Monday, 20 May 2019

The problem with Ben Thompson's 'aggregation theory'

Ben Thompson, via his website Stratechery ('Strategy' and 'Tech'), has made a name for himself over the past decade popularising the concept of 'aggregation theory'. I invite readers to check out his material directly for a fuller explanation, but in short, his argument is that tech platforms have become so powerful (and profitable or potentially profitable) because in the internet era, the game has changed, and it has become far more important for companies to aggregate (and control) demand than to control supply (the latter of which Ben argues was the case in the past). Organisations that now control demand are the ones destined to prosper, and those companies are the large tech platforms.

Saturday, 18 May 2019

Berkshire Hathaway succumbs to the tech bubble

We have currently reached the point in the cycle where investors are once again questioning whether traditional value investing is dead. The last time this occurred was in 1999, and much like in 1999, it has also resulted in many self-described value investors caving in to the pressure of years of disconfirmatory market outcomes (high growth, high quality businesses sharply outperforming - particularly hyper-growth tech names); abandoning traditional value discipline; and rationalising a move towards more growth-oriented investing, which feels much more comfortable (being with the crowd, and doing something that has worked very well in recent history).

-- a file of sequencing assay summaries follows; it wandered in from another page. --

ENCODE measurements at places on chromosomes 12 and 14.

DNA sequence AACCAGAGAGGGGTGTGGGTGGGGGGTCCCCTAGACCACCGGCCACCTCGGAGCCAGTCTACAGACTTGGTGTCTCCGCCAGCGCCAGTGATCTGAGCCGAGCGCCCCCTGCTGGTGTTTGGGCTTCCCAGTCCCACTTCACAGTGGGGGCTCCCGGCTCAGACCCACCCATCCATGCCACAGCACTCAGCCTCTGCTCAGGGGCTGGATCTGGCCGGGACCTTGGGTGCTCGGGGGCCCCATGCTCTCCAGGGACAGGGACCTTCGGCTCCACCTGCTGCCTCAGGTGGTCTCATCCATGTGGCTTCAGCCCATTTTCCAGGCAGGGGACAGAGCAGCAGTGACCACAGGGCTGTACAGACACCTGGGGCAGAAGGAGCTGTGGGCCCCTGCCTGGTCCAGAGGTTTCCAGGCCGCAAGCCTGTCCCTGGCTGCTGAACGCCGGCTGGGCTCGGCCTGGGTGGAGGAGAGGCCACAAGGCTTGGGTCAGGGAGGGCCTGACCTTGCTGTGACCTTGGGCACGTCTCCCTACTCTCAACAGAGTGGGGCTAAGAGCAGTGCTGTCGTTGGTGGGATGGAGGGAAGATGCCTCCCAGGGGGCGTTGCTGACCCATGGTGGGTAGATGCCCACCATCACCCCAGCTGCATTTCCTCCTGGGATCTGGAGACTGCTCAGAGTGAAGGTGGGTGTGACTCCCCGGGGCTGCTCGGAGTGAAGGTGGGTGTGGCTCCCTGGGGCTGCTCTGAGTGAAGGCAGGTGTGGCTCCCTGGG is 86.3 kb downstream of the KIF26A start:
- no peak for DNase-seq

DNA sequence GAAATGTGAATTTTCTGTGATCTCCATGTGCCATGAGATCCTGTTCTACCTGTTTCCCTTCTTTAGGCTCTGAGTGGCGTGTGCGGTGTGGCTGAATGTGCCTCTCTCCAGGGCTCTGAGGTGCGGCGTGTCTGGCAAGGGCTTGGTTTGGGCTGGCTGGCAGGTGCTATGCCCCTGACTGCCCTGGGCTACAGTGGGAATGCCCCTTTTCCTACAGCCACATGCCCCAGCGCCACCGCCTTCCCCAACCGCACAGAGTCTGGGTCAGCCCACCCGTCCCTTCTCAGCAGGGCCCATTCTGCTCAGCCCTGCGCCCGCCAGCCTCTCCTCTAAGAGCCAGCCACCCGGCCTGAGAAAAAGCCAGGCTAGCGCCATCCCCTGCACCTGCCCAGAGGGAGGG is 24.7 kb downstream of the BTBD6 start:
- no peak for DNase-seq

Monday, 13 May 2019

Uber, delusion, and ride-hailing's structural economic inefficiency

Uber's much-anticipated IPO occurred on Friday, and to the surprise of almost no one (sensible), the stock ended the session down 7% (despite the offer having already been priced at a discount to initial ambitions, after Lyft's weak post-IPO showing). In my view, the stock likely has much further to fall, and in many respects the Uber story is the perfect exemplar of this cycle's excesses.

Thursday, 9 May 2019

Turkey update, Lira outlook, and keeping one's eye on the ball

In recent weeks/months, Turkey has again been making headlines for all the wrong reasons. This time the focus has been on the acrimonious outcome of local elections; the further recent weakening of the Lira from about 5 to more than 6 vs. the USD (after having recovered from over 7 in August last year, touched on the day I first blogged about Turkey); controversy about the sufficiency of the Turkish central bank's foreign currency reserves; a March spike in overnight Lira swap rates; and the debate on the willingness or otherwise of the CBT to tighten sufficiently to ward off seemingly intractably high inflation (19.5% YoY at present - down from a peak of 25.5% in October 2018, but still elevated).

Wednesday, 13 March 2019

The great bribe-the-distributor US drug pricing scam